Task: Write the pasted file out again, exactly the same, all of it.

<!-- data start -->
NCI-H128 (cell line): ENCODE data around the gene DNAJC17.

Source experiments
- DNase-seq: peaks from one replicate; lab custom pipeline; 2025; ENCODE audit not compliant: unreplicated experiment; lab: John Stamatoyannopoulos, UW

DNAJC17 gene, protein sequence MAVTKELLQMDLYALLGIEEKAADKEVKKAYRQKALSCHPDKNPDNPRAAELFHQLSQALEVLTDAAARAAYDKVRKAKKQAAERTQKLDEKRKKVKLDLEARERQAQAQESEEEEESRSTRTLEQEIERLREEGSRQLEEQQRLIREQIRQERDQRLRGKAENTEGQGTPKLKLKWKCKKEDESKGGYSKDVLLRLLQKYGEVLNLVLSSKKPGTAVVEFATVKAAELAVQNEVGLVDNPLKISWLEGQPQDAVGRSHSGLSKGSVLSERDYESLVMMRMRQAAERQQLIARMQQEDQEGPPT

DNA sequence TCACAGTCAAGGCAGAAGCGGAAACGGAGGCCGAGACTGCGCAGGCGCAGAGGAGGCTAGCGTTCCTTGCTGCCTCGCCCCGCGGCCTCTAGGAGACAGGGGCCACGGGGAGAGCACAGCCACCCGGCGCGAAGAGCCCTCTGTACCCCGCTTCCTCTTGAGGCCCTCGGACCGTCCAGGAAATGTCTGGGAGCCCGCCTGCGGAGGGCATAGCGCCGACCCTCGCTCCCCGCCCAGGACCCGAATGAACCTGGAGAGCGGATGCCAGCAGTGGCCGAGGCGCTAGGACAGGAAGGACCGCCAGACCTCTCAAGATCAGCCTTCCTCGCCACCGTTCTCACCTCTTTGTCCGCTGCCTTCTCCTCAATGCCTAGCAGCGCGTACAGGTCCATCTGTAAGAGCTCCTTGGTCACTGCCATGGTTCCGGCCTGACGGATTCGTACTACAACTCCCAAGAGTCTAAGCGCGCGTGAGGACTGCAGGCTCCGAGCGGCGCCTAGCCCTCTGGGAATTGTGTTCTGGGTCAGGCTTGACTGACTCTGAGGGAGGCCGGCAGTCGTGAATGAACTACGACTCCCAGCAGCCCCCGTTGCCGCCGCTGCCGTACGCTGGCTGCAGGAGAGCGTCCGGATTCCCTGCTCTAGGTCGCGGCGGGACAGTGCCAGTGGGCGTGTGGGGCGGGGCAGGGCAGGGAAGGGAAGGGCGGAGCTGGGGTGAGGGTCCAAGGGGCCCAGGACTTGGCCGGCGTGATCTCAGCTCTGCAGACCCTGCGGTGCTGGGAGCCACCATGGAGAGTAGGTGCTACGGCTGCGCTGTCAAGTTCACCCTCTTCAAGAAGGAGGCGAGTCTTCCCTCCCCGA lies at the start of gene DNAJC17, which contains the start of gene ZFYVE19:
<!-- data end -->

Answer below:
NCI-H128 (cell line): ENCODE data around the gene DNAJC17.

Source experiments
- DNase-seq: peaks from one replicate; lab custom pipeline; 2025; ENCODE audit not compliant: unreplicated experiment; lab: John Stamatoyannopoulos, UW

DNAJC17 gene, protein sequence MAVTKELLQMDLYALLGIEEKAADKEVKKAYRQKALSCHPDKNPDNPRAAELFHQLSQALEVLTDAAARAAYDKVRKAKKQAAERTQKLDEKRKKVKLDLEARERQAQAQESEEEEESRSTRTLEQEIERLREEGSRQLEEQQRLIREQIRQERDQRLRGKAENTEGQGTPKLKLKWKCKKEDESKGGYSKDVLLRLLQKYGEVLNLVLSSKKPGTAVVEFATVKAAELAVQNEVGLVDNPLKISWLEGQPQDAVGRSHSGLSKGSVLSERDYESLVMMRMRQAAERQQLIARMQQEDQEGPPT

DNA sequence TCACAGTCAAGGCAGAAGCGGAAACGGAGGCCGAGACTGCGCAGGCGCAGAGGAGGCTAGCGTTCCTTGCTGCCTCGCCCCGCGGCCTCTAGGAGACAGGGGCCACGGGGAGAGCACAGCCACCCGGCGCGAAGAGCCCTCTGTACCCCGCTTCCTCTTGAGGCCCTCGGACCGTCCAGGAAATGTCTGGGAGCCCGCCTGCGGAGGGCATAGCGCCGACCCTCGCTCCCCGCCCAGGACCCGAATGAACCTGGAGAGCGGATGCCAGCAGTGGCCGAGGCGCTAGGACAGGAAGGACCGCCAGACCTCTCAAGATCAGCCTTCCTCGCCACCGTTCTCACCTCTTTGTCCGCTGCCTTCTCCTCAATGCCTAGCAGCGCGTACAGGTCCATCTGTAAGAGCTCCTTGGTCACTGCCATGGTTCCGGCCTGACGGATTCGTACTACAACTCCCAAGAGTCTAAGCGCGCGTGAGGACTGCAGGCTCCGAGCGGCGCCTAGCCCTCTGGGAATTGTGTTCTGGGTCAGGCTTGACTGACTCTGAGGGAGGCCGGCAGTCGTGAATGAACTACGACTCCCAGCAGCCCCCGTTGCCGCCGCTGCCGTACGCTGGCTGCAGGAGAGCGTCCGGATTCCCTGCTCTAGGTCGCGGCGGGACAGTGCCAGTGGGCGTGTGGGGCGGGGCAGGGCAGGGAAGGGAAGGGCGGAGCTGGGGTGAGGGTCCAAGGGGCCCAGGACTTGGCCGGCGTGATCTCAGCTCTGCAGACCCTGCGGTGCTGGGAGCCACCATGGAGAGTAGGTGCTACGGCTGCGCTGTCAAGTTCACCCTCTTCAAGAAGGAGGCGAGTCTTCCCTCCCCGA lies at the start of gene DNAJC17, which contains the start of gene ZFYVE19: